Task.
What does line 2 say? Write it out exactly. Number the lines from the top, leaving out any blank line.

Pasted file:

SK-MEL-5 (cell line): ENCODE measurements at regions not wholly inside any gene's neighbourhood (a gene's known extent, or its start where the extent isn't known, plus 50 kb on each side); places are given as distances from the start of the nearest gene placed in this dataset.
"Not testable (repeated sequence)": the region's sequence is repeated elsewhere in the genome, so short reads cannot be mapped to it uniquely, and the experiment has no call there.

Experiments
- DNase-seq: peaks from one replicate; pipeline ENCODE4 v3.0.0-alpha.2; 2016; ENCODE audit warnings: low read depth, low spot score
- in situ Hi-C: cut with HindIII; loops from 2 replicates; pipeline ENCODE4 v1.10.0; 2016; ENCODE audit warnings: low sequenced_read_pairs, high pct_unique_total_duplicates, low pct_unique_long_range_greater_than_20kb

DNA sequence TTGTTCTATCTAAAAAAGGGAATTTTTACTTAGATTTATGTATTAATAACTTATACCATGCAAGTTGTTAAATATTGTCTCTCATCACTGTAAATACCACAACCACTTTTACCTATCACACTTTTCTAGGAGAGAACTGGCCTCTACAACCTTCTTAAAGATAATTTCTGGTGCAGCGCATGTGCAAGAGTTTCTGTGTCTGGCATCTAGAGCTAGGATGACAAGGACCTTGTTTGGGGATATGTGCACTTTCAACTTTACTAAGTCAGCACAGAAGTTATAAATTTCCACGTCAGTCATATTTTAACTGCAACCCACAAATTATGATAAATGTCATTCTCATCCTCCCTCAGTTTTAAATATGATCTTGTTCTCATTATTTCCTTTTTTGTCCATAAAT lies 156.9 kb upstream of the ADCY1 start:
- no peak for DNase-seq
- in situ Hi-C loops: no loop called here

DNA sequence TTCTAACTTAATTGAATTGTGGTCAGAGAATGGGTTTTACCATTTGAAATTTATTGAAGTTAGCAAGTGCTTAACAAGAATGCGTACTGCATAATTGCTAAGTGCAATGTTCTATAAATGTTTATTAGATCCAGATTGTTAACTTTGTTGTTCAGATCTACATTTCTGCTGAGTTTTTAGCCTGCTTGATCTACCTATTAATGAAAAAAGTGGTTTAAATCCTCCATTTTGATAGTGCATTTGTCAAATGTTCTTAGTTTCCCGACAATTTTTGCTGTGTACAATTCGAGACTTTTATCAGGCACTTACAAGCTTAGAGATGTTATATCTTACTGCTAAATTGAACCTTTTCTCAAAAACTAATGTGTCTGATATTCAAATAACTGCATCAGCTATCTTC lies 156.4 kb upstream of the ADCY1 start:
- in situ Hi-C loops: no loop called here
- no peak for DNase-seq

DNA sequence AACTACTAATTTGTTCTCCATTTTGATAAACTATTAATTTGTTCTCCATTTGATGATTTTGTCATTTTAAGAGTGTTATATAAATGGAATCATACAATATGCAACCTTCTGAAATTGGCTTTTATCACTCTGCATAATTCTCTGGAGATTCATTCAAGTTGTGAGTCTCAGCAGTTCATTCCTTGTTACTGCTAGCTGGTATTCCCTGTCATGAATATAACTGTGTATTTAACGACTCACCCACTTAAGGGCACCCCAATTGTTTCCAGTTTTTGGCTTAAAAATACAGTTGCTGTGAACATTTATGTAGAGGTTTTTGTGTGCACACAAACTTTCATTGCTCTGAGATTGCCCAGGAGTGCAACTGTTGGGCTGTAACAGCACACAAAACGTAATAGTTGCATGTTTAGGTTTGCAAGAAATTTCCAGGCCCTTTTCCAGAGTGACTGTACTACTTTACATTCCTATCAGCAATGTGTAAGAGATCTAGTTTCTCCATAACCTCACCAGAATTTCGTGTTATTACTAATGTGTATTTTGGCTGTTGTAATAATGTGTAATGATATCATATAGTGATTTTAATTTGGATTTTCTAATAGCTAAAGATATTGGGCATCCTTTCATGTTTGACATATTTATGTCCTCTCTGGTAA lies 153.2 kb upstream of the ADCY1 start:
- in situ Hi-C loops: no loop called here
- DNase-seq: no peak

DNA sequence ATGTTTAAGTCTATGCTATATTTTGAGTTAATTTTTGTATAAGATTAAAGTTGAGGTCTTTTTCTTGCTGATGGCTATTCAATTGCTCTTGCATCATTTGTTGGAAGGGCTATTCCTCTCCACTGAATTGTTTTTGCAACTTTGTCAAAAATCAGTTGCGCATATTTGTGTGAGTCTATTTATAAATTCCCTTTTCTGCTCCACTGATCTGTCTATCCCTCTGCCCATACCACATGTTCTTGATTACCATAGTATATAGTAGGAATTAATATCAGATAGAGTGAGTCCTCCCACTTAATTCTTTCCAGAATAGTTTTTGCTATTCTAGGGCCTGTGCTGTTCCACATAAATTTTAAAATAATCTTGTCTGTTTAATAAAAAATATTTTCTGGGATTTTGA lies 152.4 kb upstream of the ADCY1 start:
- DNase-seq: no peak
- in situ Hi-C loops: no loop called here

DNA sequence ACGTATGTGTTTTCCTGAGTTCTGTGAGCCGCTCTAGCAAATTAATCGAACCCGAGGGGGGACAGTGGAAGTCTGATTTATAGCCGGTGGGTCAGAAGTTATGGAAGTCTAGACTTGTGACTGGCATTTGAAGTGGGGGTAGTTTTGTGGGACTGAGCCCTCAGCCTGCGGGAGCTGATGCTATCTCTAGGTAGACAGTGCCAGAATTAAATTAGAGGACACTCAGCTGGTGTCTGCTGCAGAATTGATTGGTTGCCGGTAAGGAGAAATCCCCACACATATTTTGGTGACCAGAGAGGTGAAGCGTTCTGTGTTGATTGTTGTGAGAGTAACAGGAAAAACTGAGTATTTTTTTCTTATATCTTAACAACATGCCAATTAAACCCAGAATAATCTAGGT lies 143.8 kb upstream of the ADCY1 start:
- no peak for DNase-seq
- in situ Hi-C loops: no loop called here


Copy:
"Not testable (repeated sequence)": the region's sequence is repeated elsewhere in the genome, so short reads cannot be mapped to it uniquely, and the experiment has no call there.